Mother's Blue Ribbon Cow



I was lucky to live in a resourceful family during the depression. We lived by the sea and my father was lucky to have his job, but he had to accept $50 a month, a third of his former salary. He was also an able hunter and fisherman. We had a small fishing boat to catch our own fish, so we had food on the table. We always had a barrel of salt cod or mackerel and we had a small barn where we raised two pigs for meat and a cow for milk, cream, butter and cottage cheese. We were always reminded of how lucky we were to have all this.
We had a beautiful Jersey cow named Blossy and it was my job to take her to the pasture every morning before school. I would lead her on a rope to the pasture which we rented for $3.00 a year.
Blossy was a kind, gentle cow, with the most beautiful eyes. It was always a pleasure to look after her. She never gave us any problems. At 5 o’clock, I would go back to the pasture and bring her home for the evening milking – keep her in the barn till morning. Caring for the milk was a chore. My mother mostly looked after her. We had to separator so the extra milk was put in large black pans till the cream separated from the milk. Mother would scoop it off with a spoon. That cream was so thick. Jersey cows were well noted for their cream.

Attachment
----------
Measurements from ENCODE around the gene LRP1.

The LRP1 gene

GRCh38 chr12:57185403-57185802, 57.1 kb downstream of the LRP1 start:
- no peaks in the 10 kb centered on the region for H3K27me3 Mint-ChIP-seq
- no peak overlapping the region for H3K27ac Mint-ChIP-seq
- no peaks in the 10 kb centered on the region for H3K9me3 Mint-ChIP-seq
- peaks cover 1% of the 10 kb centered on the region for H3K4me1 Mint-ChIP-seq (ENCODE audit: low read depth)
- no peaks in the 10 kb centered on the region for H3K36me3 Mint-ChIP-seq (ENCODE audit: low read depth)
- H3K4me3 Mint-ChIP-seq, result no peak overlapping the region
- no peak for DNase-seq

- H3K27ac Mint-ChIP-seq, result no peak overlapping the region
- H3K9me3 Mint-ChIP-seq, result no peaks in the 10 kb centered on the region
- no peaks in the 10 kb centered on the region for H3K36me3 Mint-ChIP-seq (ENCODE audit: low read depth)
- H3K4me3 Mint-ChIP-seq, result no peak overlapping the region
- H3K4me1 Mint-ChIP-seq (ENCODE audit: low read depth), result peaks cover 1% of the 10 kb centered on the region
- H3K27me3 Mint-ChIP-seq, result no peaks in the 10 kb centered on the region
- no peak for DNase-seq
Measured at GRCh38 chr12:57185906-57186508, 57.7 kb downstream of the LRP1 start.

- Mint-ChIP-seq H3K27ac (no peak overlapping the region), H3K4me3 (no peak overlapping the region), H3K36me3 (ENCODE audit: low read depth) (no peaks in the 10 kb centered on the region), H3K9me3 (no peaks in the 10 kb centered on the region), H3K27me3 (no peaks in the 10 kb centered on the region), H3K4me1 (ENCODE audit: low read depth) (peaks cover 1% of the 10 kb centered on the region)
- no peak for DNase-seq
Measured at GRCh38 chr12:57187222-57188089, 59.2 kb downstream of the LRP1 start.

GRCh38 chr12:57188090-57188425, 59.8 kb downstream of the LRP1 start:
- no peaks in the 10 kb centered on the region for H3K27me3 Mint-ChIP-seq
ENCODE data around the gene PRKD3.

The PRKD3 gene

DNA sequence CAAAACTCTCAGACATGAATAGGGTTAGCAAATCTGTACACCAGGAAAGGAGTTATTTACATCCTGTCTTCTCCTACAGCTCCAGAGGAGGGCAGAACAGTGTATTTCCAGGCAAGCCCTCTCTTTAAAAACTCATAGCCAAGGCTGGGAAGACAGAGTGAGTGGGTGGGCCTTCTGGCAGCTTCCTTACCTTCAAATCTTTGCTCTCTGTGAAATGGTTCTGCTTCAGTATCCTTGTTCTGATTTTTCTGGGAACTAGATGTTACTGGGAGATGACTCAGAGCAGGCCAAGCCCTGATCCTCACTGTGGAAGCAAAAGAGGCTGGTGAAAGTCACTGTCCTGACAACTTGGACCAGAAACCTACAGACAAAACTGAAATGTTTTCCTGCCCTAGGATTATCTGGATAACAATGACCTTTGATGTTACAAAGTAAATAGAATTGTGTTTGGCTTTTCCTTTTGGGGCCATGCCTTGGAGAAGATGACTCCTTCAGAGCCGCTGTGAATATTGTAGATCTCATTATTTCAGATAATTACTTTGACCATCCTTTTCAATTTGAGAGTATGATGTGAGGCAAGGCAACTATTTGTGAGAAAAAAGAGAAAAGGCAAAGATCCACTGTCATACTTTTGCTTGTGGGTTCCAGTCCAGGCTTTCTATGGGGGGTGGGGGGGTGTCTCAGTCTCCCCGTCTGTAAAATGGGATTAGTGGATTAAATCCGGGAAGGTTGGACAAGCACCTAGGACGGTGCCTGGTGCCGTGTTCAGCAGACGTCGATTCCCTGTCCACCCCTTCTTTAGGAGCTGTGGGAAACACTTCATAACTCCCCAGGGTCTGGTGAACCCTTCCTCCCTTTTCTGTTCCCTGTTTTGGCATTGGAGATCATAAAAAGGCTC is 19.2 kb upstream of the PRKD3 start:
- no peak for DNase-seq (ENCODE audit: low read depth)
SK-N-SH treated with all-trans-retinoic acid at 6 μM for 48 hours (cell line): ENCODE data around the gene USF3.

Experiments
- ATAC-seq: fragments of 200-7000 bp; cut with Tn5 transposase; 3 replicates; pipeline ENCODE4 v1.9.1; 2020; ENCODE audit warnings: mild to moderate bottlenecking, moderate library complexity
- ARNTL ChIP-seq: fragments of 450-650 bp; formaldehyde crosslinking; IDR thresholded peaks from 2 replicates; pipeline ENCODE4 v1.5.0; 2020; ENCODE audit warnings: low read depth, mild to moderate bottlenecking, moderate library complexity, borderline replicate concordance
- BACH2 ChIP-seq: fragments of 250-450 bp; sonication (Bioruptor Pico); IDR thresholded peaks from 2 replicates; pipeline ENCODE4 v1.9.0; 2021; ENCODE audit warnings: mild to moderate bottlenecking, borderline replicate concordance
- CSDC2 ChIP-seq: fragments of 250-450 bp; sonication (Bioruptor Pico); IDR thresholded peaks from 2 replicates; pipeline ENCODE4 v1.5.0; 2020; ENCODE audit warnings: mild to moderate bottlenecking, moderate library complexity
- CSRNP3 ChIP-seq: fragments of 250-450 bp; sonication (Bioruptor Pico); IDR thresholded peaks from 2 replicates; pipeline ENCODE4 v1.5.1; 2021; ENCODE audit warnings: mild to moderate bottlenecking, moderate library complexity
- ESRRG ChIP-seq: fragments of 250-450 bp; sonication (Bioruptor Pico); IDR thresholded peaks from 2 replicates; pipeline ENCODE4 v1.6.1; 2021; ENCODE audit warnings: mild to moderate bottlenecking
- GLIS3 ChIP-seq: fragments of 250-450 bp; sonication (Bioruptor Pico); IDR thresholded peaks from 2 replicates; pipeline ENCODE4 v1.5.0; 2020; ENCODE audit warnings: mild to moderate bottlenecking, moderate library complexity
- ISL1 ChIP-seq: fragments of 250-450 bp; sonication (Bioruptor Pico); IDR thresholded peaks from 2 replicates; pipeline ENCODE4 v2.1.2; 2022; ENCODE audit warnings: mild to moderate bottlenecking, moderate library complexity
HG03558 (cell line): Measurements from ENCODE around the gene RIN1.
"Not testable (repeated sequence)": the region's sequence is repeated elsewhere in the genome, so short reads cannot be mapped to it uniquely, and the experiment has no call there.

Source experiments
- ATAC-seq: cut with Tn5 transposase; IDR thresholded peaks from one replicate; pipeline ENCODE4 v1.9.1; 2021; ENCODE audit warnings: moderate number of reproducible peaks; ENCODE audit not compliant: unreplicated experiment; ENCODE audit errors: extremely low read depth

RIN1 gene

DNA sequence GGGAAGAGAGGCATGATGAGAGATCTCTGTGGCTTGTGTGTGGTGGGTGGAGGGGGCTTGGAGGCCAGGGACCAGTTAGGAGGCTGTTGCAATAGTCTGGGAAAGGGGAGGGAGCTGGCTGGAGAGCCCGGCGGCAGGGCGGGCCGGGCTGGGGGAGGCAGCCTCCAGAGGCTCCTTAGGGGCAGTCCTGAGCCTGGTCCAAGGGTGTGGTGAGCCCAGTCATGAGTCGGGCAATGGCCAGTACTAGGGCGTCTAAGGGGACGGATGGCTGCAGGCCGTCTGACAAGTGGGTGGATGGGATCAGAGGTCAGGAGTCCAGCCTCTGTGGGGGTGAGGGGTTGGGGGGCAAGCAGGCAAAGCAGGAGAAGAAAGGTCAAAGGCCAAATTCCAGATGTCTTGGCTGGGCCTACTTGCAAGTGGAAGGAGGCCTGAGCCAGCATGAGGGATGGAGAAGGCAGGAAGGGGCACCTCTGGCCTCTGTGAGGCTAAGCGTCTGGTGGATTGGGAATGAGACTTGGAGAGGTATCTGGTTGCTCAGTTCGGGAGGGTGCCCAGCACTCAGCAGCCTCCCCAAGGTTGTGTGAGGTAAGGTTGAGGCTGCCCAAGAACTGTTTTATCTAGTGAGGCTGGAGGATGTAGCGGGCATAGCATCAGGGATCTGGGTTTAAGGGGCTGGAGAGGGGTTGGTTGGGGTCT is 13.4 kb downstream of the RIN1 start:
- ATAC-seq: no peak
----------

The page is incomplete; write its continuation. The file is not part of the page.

Later in the day we had the old wooden butter churn to make our butter. The milk that the cream was taken off was put in a large pot on the stove until it became curdled. Mother would put the curds in cheesecloth and on a fine day hung it on the clothesline to dry for cottage cheese. Curds and cream was a delicacy in our household. Even though we had lots to eat and home-made bread made twice a week, we had salt fish and pork. Mother would always say ,”Go easy on the butter.” When the bread was hot we kids would love to smother our bred with butter when Mother wasn’t looking. She sometimes took the butter off the table if she thought we used too much. We had a chicken pen. Mother would put down eggs in Isinglass for the winter, occasionally a chicken was killed for dinner on Sundays. We raised our chickens with a clucky hen. I remember my mother borrowing a clucky hen to sit on the eggs to get our chicks and when the chicks were on the their own take the clucky hen back and give the neighbor a few young chicks for the loan of the hen. We sold a few quarts of milk a day, never got much money for ti. A few people paid and lots of time we were paid nothing. Mother never complained.